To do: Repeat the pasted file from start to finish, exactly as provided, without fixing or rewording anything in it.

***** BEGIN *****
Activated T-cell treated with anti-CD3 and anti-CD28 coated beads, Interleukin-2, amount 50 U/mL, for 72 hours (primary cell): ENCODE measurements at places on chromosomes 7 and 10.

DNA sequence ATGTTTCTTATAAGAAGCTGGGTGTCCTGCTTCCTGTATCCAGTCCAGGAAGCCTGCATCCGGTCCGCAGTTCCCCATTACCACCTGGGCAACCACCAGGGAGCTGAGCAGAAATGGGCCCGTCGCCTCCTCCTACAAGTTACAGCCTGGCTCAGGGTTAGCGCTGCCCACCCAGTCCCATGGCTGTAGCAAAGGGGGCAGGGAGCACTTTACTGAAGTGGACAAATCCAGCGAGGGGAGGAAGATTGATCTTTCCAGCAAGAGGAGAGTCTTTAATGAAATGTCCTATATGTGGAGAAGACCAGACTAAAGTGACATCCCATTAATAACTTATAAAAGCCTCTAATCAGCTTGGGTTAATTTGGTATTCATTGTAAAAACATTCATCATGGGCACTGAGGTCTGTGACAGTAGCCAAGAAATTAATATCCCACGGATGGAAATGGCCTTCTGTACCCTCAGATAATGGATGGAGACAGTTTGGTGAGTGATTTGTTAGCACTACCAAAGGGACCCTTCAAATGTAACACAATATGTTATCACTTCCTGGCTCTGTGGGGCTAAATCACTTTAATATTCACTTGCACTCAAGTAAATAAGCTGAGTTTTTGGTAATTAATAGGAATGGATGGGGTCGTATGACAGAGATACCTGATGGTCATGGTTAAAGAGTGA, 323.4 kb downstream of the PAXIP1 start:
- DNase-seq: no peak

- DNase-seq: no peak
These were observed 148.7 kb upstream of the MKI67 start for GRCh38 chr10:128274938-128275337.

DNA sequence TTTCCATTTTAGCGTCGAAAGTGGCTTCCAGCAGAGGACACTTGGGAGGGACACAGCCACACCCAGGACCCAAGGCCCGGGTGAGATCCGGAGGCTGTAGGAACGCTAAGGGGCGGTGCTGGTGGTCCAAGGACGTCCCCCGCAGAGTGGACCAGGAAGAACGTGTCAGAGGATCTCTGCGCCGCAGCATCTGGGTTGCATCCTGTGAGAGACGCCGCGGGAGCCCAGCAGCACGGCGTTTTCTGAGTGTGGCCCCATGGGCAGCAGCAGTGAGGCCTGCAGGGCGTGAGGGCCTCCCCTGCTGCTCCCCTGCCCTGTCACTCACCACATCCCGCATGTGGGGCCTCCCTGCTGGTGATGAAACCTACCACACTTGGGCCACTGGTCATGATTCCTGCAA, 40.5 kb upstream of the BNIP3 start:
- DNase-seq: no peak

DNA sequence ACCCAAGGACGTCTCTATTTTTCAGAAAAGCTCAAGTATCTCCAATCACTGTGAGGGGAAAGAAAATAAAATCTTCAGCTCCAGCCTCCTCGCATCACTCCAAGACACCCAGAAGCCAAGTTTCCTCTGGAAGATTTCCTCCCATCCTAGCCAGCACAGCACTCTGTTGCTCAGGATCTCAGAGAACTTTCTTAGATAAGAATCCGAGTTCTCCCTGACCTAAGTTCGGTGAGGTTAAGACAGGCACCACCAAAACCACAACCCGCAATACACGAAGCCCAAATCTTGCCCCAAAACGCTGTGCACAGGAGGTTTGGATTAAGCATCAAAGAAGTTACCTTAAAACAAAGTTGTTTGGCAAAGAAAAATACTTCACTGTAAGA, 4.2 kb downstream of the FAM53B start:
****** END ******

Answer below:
Activated T-cell treated with anti-CD3 and anti-CD28 coated beads, Interleukin-2, amount 50 U/mL, for 72 hours (primary cell): ENCODE measurements at places on chromosomes 7 and 10.

DNA sequence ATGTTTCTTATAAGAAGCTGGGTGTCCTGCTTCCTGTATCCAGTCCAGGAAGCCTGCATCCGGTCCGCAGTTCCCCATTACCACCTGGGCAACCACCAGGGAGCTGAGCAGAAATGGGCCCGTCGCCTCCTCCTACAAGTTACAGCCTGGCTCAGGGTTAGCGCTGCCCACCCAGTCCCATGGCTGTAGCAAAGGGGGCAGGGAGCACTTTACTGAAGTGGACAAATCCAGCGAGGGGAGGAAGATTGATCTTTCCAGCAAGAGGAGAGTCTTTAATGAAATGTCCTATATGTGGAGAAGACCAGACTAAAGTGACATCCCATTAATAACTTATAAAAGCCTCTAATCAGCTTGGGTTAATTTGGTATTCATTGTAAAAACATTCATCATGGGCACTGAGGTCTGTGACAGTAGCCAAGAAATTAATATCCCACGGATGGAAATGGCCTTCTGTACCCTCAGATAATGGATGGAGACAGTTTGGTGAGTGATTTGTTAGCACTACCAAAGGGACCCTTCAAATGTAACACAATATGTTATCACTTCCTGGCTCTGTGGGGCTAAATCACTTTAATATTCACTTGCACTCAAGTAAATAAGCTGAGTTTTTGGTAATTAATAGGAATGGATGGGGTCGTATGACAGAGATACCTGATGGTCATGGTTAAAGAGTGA, 323.4 kb downstream of the PAXIP1 start:
- DNase-seq: no peak

- DNase-seq: no peak
These were observed 148.7 kb upstream of the MKI67 start for GRCh38 chr10:128274938-128275337.

DNA sequence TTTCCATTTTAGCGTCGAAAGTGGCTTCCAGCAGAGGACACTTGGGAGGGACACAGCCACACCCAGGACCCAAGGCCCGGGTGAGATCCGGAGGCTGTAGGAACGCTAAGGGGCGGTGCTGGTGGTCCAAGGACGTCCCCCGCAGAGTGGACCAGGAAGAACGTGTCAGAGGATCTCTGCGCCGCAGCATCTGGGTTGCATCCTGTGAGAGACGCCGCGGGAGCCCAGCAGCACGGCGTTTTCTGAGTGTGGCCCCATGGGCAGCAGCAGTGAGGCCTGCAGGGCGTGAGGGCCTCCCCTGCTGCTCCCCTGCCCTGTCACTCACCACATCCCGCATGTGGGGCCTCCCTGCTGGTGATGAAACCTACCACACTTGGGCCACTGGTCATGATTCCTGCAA, 40.5 kb upstream of the BNIP3 start:
- DNase-seq: no peak

DNA sequence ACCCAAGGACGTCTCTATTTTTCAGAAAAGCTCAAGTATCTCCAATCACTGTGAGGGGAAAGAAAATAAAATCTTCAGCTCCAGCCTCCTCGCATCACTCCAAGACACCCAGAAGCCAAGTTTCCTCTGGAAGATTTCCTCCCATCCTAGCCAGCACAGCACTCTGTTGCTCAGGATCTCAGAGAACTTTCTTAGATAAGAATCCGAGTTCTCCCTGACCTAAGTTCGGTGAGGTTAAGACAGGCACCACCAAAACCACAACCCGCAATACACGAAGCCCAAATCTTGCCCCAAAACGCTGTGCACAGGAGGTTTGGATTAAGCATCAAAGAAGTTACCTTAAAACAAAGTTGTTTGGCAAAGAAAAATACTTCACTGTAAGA, 4.2 kb downstream of the FAM53B start: